WASHINGTON — First they flocked to the RFK Stadium ticket office, snapping up hundreds of tickets an hour once they learned that their beloved team would be coming to town for a Gold Cup quarterfinal, selling out the cavernous venue in less than three days. Then they thronged their team’s training sessions and hotel, some waiting in the lobby for hours just to chat or grab photos with their team’s players.
And on the big day itself, they arrived early and in force, swarming their adopted country’s capital city and turning RFK’s parking lots into an enormous blue-clad festival for hours.
El Salvador came to play on Sunday, both on and off the field, and the result was one of the most memorable spectacles in the recent history of both the stadium and the tournament — an event that swelled the national team with pride despite their agonizing penalty-kick shootout loss to Panama.
“Besides losing, we leave with our heads up, looking forward,” said midfielder Rodolfo Zelaya, El Salvador’s goal-scorer and man of the match. “We’re happy with the coach’s ideas, we’ve had a very good Gold Cup. Like the refs, we’ve made mistakes ourselves — we’re all human beings.
“I was the one who missed the [game’s first] penalty, but I have all the support from my teammates and the coaches. I made the second one, but we’re still sad because of the elimination. But we’re very happy with all the work we did in this Gold Cup.”
Besides the large, loud crowd, penalties and refereeing decisions were the unavoidable centerpiece of the night. Costa Rican ref Walter Quesada gave El Salvador a dubious PK call in the first half, only for Zelaya to be denied by Panama goalkeeper Jaime Penedo. But Zelaya converted another one in the second stanza, only for Los Cuscatlecos to give up a controversial equalizer in the 90th minute on a goal that everyone wearing blue would insist never actually crossed the goal line.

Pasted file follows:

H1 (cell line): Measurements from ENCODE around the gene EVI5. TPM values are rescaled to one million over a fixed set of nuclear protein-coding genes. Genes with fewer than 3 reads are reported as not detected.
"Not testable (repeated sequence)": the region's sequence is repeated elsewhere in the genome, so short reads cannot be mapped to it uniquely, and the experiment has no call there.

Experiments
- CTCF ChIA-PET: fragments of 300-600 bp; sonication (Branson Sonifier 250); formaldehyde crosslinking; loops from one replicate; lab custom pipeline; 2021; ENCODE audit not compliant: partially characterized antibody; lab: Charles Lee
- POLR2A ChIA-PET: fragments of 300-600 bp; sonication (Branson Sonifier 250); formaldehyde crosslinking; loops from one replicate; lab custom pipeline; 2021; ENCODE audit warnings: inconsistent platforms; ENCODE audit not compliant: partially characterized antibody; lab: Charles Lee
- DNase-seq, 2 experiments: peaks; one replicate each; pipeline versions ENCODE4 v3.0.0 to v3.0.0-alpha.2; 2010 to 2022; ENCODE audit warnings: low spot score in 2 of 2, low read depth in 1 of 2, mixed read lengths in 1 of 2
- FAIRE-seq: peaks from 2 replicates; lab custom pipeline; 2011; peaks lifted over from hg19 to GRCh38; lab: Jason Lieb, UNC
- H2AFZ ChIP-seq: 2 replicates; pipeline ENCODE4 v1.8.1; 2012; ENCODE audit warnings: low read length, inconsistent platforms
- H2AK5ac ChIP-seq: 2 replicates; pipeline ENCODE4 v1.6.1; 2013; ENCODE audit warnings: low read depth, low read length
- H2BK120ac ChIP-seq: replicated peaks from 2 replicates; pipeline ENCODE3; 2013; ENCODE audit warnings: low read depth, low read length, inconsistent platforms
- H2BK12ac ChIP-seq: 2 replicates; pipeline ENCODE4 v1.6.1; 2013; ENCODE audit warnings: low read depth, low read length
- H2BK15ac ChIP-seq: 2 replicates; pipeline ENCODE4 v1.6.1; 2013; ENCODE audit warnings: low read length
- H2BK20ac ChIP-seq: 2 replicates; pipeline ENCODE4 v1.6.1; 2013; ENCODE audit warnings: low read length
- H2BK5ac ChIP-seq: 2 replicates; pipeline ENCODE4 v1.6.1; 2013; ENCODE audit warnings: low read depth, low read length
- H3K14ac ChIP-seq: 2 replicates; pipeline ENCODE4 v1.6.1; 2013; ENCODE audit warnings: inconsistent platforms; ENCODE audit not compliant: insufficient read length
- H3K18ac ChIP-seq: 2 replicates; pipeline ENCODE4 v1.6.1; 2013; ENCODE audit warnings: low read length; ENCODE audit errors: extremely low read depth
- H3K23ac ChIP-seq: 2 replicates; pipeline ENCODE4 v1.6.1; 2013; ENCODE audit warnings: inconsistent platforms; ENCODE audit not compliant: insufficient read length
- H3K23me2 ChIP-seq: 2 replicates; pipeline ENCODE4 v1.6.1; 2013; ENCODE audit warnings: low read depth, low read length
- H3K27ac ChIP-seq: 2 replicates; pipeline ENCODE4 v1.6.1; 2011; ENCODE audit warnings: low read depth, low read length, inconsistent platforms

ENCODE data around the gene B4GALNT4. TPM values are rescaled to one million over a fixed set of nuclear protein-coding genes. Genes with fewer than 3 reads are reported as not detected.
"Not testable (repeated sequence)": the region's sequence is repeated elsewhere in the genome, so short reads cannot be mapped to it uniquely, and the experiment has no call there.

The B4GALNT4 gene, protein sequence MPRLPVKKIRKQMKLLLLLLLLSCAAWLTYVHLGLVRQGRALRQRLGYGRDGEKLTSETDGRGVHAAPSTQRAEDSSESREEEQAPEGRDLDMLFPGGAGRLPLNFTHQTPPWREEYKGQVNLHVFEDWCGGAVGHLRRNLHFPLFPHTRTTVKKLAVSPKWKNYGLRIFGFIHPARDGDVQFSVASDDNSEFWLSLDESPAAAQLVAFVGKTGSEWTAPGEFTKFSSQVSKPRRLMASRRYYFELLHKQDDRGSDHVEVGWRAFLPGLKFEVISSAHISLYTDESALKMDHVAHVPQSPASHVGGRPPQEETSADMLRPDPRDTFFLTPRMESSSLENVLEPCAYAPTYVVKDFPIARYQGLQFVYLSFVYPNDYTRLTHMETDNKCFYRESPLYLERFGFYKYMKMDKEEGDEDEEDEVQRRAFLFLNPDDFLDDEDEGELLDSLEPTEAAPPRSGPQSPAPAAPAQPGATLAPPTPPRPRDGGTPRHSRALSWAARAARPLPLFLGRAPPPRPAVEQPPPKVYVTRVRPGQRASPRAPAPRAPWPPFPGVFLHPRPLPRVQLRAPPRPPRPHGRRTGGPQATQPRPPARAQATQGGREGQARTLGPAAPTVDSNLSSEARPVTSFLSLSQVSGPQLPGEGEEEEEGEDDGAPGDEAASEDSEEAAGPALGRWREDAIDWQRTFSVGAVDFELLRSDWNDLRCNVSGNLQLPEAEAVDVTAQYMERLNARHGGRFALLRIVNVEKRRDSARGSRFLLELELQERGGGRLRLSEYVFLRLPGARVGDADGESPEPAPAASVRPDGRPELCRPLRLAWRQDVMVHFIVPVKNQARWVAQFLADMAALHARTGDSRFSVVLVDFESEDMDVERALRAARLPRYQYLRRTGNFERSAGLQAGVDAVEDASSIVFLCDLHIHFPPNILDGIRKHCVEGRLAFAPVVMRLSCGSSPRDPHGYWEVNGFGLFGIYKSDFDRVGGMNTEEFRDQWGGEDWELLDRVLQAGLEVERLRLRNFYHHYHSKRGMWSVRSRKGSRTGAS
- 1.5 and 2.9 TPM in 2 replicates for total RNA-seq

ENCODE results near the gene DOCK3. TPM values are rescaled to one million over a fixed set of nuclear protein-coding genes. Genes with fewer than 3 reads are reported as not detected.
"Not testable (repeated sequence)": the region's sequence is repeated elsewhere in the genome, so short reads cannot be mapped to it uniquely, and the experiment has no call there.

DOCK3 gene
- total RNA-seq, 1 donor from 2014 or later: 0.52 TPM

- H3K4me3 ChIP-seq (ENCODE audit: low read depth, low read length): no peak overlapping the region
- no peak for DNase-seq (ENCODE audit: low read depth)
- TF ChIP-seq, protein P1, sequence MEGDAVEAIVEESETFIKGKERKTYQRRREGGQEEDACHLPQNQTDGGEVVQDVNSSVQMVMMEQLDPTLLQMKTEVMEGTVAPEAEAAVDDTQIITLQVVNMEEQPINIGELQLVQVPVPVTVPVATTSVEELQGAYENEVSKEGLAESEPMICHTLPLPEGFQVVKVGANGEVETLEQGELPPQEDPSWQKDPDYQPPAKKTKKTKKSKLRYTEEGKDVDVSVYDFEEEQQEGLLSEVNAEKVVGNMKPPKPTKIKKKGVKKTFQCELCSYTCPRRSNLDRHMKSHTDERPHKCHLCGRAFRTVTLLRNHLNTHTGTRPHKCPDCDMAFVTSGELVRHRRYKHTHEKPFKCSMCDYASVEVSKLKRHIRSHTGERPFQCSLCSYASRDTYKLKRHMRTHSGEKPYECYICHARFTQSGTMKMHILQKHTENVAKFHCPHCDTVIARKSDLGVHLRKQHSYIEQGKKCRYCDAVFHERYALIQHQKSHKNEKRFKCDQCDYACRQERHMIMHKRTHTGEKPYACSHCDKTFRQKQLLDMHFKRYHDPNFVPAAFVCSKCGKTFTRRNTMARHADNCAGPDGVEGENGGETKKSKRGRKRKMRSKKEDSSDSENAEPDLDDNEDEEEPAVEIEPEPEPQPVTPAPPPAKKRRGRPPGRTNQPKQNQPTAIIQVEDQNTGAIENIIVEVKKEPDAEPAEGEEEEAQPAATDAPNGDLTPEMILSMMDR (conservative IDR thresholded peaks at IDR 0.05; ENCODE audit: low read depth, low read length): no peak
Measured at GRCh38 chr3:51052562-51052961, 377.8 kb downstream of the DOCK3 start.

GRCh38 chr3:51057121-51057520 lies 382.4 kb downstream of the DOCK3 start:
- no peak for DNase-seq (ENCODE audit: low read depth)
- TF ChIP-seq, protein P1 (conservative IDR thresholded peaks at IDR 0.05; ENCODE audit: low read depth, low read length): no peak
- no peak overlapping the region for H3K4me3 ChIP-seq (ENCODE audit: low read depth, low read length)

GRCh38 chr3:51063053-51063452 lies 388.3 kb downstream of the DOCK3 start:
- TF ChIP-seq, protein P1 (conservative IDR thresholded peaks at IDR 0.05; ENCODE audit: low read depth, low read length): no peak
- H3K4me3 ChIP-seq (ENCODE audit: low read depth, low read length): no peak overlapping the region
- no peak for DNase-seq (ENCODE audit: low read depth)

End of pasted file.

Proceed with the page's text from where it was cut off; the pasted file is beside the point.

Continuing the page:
Then there were the many yellow cards — and red cards for Panama’s Blas Pérez and El Salvador’s Luis Anaya, both awarded after the close of regulation time as the teams milled about on the RFK pitch.
“It’s a very difficult game to digest,” said Ruben Israel, El Salvador’s veteran Uruguayan coach, who went on to offer a philosophical take on the result. “Aside from the ball that didn’t go in, El Salvador’s elimination has been conditioned by human error made by the referees, which is OK because they’re human and they can make mistakes.
“This is just a game, we’re all human, we all make mistakes — we accept it and don’t have to judge anyone. It’s up to analyze what’s left of the game: a very important appearance by El Salvador at the international level. We had very good chances in every game, and I feel like we could’ve made it even further.”
The Washington area is home to a massive Salvadoran population, and their loyal support on days like Sunday has led RFK to be nicknamed “Estadio Cuscatlán Norte.” But the pulsating crowd of 45,423 couldn’t quite will their side to victory.
“Having a big Salvadoran community here in DC, it just shows you how passionate we are about soccer," said Real Salt Lake winger Arturo Alvarez, who entered the match in the 68th minute and nearly set up the game-winner in stoppage time of the second half of extra time. "Unfortunately, we couldn’t give them a good result — we were looking forward to qualifying for the semifinals.”
Alvarez and his teammates will look back proudly on their Gold Cup run, however.
“I think we’ve got to take all the positives about it,” he said. “Coming into the tournament and losing to Mexico 5-0, most teams would kind of just give up, but we came in and showed a lot of heart against Costa Rica, who tied us in the last minute of the game. And we did what we had to do against Cuba, so that put us through.
“Coming here, it wasn’t an easy game but we showed what we’re made of. Unfortunately PKs didn’t go our way.”